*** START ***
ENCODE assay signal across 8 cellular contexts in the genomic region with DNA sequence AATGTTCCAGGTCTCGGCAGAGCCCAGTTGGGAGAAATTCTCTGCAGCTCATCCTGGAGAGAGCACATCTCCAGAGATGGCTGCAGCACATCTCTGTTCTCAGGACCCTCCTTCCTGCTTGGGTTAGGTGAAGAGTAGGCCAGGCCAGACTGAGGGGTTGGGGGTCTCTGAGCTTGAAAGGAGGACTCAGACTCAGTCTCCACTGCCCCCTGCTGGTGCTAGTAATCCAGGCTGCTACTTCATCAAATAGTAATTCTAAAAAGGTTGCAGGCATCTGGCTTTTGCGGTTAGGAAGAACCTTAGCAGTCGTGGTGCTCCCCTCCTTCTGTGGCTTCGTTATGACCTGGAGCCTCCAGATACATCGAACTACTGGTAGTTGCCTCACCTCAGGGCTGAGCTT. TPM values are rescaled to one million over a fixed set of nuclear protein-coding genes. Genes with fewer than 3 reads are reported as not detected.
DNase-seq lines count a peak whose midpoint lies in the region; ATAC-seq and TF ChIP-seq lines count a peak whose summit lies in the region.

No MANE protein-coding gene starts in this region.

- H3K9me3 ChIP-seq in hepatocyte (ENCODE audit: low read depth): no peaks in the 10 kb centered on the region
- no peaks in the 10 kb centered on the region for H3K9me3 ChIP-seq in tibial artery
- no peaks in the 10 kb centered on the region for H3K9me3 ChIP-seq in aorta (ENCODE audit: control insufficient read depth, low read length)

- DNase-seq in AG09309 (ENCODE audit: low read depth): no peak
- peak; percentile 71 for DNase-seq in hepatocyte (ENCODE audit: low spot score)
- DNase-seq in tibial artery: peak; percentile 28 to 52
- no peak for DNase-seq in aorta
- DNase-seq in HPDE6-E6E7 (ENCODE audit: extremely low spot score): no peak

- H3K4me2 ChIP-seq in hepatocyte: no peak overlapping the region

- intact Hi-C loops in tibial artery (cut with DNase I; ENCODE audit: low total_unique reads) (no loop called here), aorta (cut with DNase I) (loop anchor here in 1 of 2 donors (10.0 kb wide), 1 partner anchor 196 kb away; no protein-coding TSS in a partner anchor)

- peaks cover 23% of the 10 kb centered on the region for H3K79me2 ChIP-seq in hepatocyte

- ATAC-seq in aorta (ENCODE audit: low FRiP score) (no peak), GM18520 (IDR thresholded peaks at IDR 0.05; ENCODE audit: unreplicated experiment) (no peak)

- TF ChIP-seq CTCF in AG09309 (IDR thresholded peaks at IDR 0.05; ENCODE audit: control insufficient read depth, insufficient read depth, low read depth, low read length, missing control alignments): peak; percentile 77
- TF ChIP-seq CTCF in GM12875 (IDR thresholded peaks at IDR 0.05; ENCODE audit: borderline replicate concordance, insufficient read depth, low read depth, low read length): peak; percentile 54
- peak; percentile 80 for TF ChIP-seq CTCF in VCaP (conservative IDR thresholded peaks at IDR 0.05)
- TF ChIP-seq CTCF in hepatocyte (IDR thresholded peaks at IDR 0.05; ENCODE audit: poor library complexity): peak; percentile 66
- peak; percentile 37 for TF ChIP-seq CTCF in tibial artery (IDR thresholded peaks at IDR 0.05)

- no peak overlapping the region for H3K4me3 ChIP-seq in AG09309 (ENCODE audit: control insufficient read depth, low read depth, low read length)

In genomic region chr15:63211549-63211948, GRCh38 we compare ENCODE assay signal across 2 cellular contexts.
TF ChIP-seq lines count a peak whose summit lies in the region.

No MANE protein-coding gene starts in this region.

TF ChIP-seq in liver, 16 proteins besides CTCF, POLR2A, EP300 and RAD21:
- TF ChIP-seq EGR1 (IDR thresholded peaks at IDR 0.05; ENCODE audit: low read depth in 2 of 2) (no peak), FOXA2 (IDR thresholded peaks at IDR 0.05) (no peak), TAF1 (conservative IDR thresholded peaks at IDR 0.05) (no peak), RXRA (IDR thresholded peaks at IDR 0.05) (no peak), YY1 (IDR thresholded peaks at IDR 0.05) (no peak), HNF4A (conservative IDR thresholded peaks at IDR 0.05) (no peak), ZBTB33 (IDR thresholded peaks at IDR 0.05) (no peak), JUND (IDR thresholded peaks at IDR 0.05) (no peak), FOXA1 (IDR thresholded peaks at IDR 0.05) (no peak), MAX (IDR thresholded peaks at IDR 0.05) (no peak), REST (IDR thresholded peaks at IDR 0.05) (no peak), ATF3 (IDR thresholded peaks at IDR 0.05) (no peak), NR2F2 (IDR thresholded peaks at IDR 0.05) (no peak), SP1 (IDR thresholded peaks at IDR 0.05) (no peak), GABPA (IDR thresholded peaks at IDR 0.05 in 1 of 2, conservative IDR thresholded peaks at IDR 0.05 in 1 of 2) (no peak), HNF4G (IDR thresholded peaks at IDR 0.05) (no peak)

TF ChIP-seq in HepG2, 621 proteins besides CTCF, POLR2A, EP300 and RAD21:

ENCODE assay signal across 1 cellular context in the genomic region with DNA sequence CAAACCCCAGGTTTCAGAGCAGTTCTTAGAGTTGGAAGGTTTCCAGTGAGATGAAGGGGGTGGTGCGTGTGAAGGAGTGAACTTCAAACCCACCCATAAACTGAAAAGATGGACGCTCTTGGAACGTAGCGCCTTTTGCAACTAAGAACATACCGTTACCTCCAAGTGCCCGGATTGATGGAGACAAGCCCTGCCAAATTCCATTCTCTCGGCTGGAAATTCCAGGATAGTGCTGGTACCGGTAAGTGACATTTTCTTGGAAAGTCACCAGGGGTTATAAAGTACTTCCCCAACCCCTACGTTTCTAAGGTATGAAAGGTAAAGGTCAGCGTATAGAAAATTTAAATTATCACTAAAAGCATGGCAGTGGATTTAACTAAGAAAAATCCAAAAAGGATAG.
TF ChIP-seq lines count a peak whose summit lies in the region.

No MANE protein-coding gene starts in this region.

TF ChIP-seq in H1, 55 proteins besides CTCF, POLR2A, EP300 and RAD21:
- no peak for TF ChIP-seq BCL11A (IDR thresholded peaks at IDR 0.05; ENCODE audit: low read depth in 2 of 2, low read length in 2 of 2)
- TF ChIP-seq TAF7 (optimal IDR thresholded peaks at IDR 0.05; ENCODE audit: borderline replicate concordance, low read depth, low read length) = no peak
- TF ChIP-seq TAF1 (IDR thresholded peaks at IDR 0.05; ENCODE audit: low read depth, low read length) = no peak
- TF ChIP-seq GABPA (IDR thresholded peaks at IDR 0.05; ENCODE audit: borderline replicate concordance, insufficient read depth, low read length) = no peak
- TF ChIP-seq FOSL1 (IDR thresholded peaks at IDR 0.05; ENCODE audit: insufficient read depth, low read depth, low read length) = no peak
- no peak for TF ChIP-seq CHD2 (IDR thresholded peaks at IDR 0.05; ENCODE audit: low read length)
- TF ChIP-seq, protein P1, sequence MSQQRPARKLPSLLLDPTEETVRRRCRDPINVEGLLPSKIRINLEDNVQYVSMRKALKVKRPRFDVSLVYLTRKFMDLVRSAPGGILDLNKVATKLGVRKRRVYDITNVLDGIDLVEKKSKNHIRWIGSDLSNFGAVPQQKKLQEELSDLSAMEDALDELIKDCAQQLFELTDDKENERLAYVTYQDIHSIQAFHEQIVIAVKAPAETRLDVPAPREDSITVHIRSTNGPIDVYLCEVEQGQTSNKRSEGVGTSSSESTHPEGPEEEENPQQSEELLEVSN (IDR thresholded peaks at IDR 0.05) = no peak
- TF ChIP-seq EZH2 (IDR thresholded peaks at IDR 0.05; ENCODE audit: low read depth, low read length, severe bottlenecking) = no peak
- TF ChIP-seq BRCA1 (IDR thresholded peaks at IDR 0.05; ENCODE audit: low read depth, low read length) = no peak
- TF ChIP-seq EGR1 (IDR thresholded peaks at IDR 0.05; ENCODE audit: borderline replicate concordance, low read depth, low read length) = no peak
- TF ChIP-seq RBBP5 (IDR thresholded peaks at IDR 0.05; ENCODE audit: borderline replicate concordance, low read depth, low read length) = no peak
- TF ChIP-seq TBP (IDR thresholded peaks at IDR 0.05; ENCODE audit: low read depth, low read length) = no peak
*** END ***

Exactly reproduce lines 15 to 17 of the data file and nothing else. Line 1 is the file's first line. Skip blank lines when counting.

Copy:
- ATAC-seq in aorta (ENCODE audit: low FRiP score) (no peak), GM18520 (IDR thresholded peaks at IDR 0.05; ENCODE audit: unreplicated experiment) (no peak)

- TF ChIP-seq CTCF in AG09309 (IDR thresholded peaks at IDR 0.05; ENCODE audit: control insufficient read depth, insufficient read depth, low read depth, low read length, missing control alignments): peak; percentile 77
- TF ChIP-seq CTCF in GM12875 (IDR thresholded peaks at IDR 0.05; ENCODE audit: borderline replicate concordance, insufficient read depth, low read depth, low read length): peak; percentile 54